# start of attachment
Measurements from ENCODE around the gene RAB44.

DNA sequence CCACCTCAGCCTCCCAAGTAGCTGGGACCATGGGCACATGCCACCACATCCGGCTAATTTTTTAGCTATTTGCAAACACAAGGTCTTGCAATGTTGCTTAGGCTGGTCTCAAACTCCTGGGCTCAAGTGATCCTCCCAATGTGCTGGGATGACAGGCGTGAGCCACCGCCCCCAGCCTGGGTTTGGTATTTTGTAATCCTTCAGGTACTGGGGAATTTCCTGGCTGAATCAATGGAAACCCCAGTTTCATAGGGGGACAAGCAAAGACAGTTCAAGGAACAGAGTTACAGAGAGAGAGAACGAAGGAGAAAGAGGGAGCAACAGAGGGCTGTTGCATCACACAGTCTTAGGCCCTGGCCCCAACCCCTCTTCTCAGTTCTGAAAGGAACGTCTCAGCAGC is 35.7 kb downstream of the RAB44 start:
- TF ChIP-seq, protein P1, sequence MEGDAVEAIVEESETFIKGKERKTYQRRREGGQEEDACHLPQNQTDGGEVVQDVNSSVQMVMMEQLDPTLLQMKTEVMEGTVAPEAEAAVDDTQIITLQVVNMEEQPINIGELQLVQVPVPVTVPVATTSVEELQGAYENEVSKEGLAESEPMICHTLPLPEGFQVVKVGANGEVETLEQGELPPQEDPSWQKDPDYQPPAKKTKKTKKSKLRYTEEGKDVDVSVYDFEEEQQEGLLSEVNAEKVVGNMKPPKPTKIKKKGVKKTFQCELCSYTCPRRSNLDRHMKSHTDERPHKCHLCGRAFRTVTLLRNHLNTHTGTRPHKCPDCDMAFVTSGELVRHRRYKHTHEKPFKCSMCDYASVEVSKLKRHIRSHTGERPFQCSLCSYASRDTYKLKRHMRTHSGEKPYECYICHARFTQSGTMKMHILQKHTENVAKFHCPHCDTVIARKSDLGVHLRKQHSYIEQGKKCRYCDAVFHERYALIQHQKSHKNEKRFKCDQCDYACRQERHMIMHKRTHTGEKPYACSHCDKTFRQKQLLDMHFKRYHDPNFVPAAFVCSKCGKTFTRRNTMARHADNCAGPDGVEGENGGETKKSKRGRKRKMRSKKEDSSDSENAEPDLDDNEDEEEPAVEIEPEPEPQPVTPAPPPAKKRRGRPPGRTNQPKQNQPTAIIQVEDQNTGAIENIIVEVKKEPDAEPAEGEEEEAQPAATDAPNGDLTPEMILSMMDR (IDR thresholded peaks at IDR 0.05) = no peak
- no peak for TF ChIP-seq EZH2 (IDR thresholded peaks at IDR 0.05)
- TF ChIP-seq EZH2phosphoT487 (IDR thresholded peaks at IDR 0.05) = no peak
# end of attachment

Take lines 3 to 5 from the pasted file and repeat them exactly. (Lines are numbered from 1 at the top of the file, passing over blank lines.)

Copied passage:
- TF ChIP-seq, protein P1, sequence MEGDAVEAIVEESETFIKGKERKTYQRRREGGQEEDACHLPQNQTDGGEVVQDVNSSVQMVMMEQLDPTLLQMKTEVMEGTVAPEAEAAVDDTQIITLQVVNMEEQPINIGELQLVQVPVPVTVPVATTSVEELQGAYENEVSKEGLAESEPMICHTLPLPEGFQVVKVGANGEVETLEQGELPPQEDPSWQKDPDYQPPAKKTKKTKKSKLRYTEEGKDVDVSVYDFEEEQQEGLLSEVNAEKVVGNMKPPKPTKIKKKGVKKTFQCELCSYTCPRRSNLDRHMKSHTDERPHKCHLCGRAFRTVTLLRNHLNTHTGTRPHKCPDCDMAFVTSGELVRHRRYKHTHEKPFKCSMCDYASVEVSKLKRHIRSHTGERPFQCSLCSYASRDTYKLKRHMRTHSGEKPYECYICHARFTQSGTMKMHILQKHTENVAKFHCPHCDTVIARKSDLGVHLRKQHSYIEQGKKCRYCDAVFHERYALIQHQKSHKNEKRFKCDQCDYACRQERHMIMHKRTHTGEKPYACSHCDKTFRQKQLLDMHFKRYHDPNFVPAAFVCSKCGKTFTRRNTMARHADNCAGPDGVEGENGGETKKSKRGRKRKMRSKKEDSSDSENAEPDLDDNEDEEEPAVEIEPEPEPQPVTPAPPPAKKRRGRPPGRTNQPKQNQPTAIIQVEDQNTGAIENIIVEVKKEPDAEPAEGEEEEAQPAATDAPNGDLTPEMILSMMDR (IDR thresholded peaks at IDR 0.05) = no peak
- no peak for TF ChIP-seq EZH2 (IDR thresholded peaks at IDR 0.05)
- TF ChIP-seq EZH2phosphoT487 (IDR thresholded peaks at IDR 0.05) = no peak